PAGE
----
Air traffic controllers: Shutdown left U.S. aviation system near collapse
Air traffic controllers say Trump's government shutdown exposed the country to significant dangers, including many not reported in the press. One controller said he was so stressed out and exhausted that he didn't know how he let two planes get too close to one another. | Elaine Thompson / AP

WASHINGTON—The 35-day federal government shutdown/lockout left the U.S. aviation system near collapse, the president of the National Air Traffic Controllers Association (NATCA) says.

And it could happen again as soon as mid-February, warns union President Paul Rinaldi.

Rinaldi reviewed the shutdown and its impact in a Jan. 29 speech to the Aero Club of Washington – a group of private pilots, interests concerned with aviation (including unions) and others – and a follow-up question and answer session with reporters.

“Can this happen again?” he asked rhetorically in his speech. “Yes.” The air traffic impact alone affected 12 million people directly, millions more indirectly, and impacted 1/20th of the U.S. economy – the same share directly attributable to auto industry employment.

“It’s the proverbial Humpty-Dumpty,” Rinaldi told reporters afterwards about the shutdown. “Put it back together, but it could fall down again.“ Of this shutdown/lockout, he later added: “It’s terrorism.”

Air traffic controllers played a key role in ending the shutdown/lockout. GOP President Donald Trump gleefully imposed it at midnight on Dec. 21 in the Transportation Department – including the controllers and the Federal Aviation Administration – eight other Cabinet departments and many other agencies.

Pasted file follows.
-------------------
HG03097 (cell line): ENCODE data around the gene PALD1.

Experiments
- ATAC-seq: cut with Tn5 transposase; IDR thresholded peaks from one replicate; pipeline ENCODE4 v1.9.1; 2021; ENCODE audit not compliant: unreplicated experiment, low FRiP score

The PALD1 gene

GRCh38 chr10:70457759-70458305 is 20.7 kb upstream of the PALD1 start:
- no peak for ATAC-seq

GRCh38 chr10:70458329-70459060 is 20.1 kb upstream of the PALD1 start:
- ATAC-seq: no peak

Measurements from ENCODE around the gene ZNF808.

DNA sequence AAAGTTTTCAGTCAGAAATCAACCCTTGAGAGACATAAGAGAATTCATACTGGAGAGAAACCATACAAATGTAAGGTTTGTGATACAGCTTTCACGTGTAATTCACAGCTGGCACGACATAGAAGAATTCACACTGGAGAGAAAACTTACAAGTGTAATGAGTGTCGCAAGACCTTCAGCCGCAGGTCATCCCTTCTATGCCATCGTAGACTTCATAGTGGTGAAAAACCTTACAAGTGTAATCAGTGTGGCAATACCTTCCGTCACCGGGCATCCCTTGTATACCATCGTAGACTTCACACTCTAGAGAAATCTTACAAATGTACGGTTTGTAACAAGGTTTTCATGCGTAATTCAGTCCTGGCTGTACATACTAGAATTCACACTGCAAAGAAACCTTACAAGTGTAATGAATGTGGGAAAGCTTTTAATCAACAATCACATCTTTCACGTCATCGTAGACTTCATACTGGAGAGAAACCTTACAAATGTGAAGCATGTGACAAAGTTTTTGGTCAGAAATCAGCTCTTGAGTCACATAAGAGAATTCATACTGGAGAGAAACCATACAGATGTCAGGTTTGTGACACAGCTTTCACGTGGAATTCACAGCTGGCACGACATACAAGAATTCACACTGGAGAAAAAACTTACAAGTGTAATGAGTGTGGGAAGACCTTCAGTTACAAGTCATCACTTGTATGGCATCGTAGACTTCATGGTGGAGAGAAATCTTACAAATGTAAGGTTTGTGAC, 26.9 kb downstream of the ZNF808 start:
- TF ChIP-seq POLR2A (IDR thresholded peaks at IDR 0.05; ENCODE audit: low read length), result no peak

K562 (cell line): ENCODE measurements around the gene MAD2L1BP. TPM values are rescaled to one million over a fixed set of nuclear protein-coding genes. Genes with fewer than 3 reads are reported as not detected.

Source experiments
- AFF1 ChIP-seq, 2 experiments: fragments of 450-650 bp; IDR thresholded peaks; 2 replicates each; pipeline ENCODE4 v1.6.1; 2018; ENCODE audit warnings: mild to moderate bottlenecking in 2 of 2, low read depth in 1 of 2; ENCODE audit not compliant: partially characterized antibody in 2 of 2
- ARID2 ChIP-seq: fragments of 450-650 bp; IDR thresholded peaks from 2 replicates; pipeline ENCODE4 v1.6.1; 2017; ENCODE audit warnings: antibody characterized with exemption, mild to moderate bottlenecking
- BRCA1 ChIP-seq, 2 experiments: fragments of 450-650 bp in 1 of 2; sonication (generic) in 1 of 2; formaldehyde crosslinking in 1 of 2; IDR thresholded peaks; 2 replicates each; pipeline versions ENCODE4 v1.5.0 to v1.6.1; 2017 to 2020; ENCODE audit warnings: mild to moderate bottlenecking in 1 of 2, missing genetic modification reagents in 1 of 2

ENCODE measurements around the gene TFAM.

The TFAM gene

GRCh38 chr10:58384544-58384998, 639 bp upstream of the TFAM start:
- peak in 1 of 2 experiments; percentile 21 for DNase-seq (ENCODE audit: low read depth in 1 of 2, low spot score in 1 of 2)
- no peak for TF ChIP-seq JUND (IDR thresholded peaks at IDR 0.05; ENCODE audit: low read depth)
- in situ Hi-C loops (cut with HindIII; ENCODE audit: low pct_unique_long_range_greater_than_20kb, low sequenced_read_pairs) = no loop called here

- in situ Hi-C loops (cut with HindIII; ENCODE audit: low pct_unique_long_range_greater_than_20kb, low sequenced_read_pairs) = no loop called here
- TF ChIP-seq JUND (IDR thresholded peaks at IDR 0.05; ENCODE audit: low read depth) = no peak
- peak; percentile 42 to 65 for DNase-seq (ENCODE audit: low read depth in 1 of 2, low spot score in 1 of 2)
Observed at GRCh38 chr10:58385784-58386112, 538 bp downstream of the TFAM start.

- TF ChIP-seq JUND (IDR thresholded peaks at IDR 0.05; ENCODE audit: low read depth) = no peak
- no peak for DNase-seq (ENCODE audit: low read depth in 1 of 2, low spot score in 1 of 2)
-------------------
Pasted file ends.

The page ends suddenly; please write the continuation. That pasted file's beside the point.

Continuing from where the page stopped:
Trump ordered 350,000 workers to stay on the job, without pay, including the 14,000 controllers, and locked out 450,000 more. His price for reopening the government was congressional kowtowing to his demand for $5.7 billion for his Mexican Wall, which foes call racist, immoral or both. Rinaldi noted it was the third shutdown in the last 18 months.

Trump finally caved in after an hour-and-22-minute morning shutdown of New York’s busy LaGuardia Airport due to lack of staffing. That shutdown rippled throughout the U.S. air system.

Rinaldi said the real blockage came at an en route air traffic control tower in Leesburg, Va., dozens of miles outside of D.C., which controls a huge chunk of airspace over several states. It’s one of 20 such big air traffic en route towers, called Tracons, in the U.S.